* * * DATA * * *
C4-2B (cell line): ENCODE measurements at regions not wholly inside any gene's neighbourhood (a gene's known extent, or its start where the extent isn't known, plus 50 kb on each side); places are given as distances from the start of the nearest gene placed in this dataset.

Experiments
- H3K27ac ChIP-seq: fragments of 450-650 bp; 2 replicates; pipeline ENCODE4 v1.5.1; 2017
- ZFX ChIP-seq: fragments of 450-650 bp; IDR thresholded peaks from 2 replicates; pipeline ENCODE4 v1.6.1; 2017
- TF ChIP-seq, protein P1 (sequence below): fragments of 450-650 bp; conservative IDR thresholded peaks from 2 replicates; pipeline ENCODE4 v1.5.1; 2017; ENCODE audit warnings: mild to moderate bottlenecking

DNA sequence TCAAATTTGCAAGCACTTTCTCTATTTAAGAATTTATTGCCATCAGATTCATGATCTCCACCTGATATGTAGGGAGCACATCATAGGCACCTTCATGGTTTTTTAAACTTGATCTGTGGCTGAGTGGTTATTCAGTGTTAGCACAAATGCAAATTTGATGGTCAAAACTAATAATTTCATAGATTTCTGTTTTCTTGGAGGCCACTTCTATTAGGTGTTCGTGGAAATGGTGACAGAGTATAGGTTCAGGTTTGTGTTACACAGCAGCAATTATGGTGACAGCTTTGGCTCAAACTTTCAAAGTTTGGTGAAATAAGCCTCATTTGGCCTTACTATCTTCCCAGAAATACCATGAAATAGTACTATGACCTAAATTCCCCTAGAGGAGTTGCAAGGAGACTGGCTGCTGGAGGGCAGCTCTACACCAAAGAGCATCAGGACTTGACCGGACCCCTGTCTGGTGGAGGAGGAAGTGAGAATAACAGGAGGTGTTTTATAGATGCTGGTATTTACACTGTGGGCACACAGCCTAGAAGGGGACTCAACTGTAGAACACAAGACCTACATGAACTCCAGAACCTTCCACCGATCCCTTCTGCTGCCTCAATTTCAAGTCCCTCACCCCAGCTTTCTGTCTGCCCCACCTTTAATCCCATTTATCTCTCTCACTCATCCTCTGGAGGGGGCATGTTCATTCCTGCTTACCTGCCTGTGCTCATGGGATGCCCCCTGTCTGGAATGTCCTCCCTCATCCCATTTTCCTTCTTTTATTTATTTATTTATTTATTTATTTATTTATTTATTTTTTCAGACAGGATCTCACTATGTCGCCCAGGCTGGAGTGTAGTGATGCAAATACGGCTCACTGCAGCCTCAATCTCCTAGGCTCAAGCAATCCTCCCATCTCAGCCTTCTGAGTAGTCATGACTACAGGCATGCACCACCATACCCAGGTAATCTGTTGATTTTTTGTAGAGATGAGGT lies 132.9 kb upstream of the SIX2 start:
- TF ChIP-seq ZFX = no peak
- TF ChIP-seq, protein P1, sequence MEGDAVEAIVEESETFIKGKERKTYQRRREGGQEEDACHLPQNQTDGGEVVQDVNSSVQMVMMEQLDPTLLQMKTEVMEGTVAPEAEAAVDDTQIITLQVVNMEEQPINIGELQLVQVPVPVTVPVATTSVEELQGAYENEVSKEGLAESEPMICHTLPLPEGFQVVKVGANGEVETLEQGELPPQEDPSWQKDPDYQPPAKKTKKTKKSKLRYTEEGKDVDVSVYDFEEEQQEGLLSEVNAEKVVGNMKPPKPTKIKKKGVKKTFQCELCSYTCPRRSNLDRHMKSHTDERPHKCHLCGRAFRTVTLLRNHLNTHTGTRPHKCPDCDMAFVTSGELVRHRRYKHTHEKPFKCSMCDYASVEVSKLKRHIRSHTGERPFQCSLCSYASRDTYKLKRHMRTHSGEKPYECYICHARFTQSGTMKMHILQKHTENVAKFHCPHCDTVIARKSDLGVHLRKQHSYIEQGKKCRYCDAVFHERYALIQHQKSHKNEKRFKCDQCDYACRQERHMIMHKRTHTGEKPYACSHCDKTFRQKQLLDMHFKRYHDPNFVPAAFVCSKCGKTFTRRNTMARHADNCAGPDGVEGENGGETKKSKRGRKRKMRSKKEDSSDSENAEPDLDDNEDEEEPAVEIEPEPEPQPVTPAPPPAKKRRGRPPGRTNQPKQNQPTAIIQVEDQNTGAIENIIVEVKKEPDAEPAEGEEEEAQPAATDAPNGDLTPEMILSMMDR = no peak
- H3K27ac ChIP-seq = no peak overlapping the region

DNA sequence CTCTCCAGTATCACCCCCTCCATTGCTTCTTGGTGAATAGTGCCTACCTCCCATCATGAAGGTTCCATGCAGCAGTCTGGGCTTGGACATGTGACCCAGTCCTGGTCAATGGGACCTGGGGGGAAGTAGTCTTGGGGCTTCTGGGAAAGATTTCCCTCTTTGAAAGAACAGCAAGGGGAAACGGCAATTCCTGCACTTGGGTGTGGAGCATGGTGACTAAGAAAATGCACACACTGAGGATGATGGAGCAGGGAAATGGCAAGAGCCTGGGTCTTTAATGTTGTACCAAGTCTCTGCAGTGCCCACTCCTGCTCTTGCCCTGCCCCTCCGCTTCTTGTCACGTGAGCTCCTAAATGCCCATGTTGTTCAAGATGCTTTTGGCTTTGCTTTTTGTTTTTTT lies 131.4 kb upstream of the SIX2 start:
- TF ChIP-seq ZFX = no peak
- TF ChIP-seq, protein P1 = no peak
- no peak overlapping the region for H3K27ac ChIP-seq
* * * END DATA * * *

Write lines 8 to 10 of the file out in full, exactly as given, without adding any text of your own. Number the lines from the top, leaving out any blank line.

- TF ChIP-seq, protein P1, sequence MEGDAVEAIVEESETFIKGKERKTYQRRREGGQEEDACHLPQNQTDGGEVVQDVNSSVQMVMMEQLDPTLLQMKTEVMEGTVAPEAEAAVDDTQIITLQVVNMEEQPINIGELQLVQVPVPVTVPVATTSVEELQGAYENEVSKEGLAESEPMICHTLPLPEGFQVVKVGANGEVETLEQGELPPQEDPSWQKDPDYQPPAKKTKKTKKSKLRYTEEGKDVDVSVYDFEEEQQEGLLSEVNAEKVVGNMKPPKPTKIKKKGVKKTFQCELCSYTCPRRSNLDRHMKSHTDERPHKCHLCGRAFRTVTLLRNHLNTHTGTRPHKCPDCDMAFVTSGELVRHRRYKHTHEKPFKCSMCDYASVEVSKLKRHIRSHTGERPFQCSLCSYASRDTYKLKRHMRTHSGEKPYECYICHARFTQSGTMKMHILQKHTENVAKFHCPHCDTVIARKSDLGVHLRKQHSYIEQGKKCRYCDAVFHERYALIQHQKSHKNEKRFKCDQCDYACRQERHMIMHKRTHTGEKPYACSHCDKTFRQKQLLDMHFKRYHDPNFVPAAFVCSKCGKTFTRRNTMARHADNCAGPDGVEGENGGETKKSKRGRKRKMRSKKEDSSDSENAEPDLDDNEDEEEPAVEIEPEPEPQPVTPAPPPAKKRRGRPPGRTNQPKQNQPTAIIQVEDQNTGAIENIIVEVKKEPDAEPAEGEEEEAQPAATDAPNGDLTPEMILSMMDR = no peak
- H3K27ac ChIP-seq = no peak overlapping the region

DNA sequence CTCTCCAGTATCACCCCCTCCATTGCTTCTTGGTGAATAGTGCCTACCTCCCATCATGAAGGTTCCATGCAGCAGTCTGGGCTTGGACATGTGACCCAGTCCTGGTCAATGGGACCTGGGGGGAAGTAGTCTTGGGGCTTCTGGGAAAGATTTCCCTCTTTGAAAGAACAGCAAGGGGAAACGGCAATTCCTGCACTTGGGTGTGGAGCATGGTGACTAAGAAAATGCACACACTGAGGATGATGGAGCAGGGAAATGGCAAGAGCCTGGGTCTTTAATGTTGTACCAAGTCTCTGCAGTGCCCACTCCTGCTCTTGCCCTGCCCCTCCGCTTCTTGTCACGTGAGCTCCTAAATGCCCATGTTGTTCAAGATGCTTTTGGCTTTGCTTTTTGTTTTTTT lies 131.4 kb upstream of the SIX2 start: